INSITE TECH NEWS
AND F.A.Q.'S:


 

401 Pine St.
Harbor Springs, MI 49740

(231) 539-8989

sales@insite-tech.com

 

NEW NEWS

The big new right now is that we have moved from our old location inside Nyes Used Books and More to our new shop at 6251 Bogardus St. Our new shop has double the repair bay space so we can service your PC sooner and more efficiently. It also has VASTLY more bandwidth. (VERY happy ME!)

OLD NEWS

Our most exciting news lately is our new and massively upgraded website. This site was masterfully created by Chris at Nye's Web Design. It includes many new features most notably our new support page. This give you, our client, access to several levels of PC support 24/7 with options ranging from a prescheduled remote assistance session to instant live chat. If you like the way our site looks and would like information on a premium site of your own, contact us!



GEEK LAUGH

There are 10 kinds of people in the world:

Those who can read binary;
And those who cannot.

 

"There's no place like 127.0.0.1".



 




 

This is where I will offer our answers to the most common questions asked by our clients.

Q: When is Microsoft getting rid of Vista?

A: Microsoft usually supports several operating systems at once, so even after the release of Windows 8, you will not be "rid of Vista" for what may be several years, or more likely until the replacement for Windows 8 launches. But don't take my word for it, here is what Microsoft has to say about it: http://support.microsoft.com/default.aspx/gp/lifepolicy

Q: Do I need to upgrade to Windows 8 now that it is available?

A: Windows 8 has been available for retail purchase since late October 2012. It is widely used and very well recieved thus far. The release issues of previous windows launches have so far been avoided. The new operating system seems to be very stable and easy to use. With features like unified desktop integration, built in MSE antivirus rebranded as Windows Defender, and a non-invasive simple end user upgrade from all Windows OS versions as far back as XP, it is probably the most retro-compatible Windows platform to date. That said, should you upgrade? Well, that depends on what OS you are currently using and what your needs and expectations are. If you are currently using Windows Vista and are happy with it, then my advice is to not upgrade. If it isn't broke, don't fix it... However if you are unhappy with your current OS, then an upgrade may be exactly your solution. Also, if you are using Windows XP in any version, understand that Microsoft will not support it forever. (see the above post) Check out Windows 8 yourself: http://windows.microsoft.com/en-US/windows8/products/home?os=win8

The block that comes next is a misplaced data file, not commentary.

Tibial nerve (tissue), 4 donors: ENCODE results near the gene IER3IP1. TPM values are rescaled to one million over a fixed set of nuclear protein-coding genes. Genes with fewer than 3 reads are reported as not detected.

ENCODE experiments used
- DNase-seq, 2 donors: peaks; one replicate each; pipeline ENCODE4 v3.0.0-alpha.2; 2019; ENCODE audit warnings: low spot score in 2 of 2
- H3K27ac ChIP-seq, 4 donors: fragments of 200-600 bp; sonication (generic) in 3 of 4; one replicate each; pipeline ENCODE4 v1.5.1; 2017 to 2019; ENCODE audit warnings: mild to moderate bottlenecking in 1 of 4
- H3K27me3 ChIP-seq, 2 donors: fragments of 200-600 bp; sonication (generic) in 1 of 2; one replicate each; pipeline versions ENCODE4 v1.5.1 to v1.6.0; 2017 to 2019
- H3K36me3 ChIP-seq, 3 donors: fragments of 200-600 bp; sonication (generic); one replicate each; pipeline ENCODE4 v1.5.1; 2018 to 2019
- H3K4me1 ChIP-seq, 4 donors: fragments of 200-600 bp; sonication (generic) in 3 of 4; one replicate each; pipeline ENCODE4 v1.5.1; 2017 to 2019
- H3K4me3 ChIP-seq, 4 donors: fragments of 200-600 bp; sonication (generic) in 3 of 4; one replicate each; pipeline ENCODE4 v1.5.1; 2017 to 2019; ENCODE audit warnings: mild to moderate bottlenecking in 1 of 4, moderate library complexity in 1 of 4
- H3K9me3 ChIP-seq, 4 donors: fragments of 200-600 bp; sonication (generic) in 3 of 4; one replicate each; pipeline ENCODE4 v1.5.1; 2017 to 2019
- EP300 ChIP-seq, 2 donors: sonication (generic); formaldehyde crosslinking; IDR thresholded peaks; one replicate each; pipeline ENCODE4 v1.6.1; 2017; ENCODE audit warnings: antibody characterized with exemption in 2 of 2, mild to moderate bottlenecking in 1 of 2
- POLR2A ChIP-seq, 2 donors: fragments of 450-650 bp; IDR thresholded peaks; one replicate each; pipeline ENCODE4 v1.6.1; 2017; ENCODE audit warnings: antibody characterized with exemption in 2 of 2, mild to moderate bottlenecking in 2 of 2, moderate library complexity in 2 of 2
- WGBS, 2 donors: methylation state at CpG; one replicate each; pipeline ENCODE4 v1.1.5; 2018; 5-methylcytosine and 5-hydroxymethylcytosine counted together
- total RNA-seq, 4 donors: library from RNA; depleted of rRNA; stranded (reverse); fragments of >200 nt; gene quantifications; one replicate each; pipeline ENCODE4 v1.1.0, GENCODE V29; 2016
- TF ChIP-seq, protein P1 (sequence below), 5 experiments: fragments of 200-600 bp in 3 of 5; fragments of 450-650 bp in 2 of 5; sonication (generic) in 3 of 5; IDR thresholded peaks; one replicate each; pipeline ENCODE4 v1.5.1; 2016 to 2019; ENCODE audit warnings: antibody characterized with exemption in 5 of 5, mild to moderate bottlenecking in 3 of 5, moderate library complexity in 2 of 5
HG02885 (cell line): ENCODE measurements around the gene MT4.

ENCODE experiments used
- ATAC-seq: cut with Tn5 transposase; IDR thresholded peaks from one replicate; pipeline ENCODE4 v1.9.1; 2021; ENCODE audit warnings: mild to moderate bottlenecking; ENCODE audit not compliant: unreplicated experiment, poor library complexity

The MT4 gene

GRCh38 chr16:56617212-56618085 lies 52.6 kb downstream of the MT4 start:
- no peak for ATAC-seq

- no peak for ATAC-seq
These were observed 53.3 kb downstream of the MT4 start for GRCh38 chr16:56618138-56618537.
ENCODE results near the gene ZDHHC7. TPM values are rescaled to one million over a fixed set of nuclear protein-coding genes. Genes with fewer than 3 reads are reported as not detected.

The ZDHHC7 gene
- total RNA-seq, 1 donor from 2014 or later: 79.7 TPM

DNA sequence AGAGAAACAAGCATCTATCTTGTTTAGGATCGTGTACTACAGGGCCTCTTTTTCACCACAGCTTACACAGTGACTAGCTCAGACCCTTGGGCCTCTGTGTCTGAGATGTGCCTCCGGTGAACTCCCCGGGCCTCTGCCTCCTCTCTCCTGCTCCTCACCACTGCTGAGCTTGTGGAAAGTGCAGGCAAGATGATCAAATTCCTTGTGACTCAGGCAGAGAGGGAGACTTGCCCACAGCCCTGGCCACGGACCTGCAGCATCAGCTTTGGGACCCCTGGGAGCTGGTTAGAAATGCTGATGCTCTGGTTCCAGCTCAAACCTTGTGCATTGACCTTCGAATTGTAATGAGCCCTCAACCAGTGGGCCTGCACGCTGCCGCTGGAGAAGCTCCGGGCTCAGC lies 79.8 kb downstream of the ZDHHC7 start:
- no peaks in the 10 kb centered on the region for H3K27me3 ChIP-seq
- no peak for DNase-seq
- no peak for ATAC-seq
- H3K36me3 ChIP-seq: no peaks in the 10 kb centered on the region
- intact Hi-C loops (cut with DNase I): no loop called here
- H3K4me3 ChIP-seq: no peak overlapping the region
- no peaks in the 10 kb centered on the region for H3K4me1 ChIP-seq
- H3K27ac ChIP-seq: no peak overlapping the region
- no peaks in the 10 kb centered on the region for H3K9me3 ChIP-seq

Q: I am looking at a Netbook or Ultrabook that has Ubuntu or ChromeOS for an Operating System instead of Windows. Is Ubuntu better? Is ChromeOS better?  Should I buy it?

A: First, I will never tell anyone what they should or should not buy. I believe that your computer should be 'YOUR-PC'. Whether or not you would be happy with Ubuntu or ChromeOS really depends on what your level of computer savvy is and what you want to use it for. To understand what I mean, you need to understand what these different Operating Systems are.  Ubuntu is in a nutshell, a Linux based operating system that is written and supported by a community effort ( http://www.ubuntu.com/). ChromeOS is a PC optimized version of the Android OS that is on many smartphones.  They do not run programs the same way windows does, so you have to have an amount of expertise or at least patience to use it as your main computing platform. I am not saying that it can't run all the programs you need or want, but it may not be as easy for the layman as windows is. However, in this case, we are talking about a Netbook or Ultrabook, which is usually little more than an AWESOME smartphone used to connect you to your internet, email and social apps. In this role, Ubuntu shines. I am not sure about ChromeOS, I personally strongly dislike Google and thier OS projects, but that is just me...  Also, like any new software, there will be a period of acclimation while you learn your way around, but it may be worth it. The up side of any Linux OS is that the OS, its programs, apps and often support is FREE. They are also, arguably, less susceptible to viral attack.

Q: I have an antivirus suite that I have been using for years. I always keep it updated but I think I may have gotten a virus anyways. Is that even possible? If so, did i buy a bad antivirus program?